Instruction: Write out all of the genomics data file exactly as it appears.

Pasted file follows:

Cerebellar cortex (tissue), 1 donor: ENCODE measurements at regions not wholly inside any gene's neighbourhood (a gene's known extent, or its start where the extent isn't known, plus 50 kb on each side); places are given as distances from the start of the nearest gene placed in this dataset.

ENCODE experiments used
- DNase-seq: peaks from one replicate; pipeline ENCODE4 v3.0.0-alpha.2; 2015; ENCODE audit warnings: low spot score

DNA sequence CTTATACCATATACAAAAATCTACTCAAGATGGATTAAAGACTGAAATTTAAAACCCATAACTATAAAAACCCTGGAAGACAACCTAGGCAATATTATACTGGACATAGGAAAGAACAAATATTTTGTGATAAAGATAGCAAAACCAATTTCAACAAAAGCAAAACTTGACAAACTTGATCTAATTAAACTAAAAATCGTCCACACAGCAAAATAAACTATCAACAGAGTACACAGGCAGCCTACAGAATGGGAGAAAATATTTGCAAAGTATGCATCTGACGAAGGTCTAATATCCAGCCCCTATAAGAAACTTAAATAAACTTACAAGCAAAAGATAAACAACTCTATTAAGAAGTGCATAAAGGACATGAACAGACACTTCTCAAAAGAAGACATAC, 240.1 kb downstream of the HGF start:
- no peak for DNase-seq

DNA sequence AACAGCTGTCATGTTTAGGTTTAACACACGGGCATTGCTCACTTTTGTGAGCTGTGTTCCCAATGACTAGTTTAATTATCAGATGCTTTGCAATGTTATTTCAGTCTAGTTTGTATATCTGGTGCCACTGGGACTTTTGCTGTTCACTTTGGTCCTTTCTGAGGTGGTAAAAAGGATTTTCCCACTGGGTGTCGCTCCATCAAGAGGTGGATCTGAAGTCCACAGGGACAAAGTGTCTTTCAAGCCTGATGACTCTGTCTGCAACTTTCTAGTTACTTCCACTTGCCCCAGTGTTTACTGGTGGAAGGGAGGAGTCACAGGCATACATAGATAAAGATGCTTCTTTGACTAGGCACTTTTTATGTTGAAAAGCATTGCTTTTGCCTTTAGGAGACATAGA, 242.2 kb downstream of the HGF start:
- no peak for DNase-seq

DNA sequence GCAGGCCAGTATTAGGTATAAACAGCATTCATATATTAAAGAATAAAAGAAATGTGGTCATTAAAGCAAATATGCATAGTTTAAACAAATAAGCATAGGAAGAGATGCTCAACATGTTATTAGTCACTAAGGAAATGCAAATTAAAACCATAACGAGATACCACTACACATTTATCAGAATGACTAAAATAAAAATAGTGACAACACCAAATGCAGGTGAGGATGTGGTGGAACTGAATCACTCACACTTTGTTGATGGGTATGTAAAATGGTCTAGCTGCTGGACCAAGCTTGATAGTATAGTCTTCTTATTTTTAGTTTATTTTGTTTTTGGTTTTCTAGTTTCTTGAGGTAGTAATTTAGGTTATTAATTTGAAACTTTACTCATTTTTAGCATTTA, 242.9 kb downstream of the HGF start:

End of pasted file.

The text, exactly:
Cerebellar cortex (tissue), 1 donor: ENCODE measurements at regions not wholly inside any gene's neighbourhood (a gene's known extent, or its start where the extent isn't known, plus 50 kb on each side); places are given as distances from the start of the nearest gene placed in this dataset.

ENCODE experiments used
- DNase-seq: peaks from one replicate; pipeline ENCODE4 v3.0.0-alpha.2; 2015; ENCODE audit warnings: low spot score

DNA sequence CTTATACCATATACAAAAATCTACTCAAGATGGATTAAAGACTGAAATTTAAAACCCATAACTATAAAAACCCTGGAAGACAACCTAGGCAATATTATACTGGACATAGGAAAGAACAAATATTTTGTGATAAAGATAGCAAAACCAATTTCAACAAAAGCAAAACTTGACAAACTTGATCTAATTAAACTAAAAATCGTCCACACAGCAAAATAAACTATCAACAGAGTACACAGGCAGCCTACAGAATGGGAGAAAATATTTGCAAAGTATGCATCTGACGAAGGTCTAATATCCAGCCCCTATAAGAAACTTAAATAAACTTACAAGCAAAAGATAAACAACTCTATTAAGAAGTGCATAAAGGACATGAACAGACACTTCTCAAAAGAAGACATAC, 240.1 kb downstream of the HGF start:
- no peak for DNase-seq

DNA sequence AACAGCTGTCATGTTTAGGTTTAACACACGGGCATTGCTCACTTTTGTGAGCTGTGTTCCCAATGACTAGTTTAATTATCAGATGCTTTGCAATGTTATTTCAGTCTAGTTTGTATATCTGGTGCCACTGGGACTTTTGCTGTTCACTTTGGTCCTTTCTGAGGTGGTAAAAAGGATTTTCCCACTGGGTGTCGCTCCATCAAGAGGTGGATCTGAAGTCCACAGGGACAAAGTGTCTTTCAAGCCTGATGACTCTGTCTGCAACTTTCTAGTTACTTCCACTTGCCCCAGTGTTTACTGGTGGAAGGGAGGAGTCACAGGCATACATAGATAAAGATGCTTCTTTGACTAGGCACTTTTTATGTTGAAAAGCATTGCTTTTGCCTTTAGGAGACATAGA, 242.2 kb downstream of the HGF start:
- no peak for DNase-seq

DNA sequence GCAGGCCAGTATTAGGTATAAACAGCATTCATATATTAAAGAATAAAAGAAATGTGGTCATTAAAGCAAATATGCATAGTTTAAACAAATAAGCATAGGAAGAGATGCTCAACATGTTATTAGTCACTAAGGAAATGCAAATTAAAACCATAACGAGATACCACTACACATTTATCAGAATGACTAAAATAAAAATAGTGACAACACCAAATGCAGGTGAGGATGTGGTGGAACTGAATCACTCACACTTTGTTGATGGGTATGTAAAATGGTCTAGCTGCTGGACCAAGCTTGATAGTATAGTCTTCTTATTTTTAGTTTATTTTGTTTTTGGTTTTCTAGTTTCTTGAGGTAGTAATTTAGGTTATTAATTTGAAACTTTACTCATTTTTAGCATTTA, 242.9 kb downstream of the HGF start: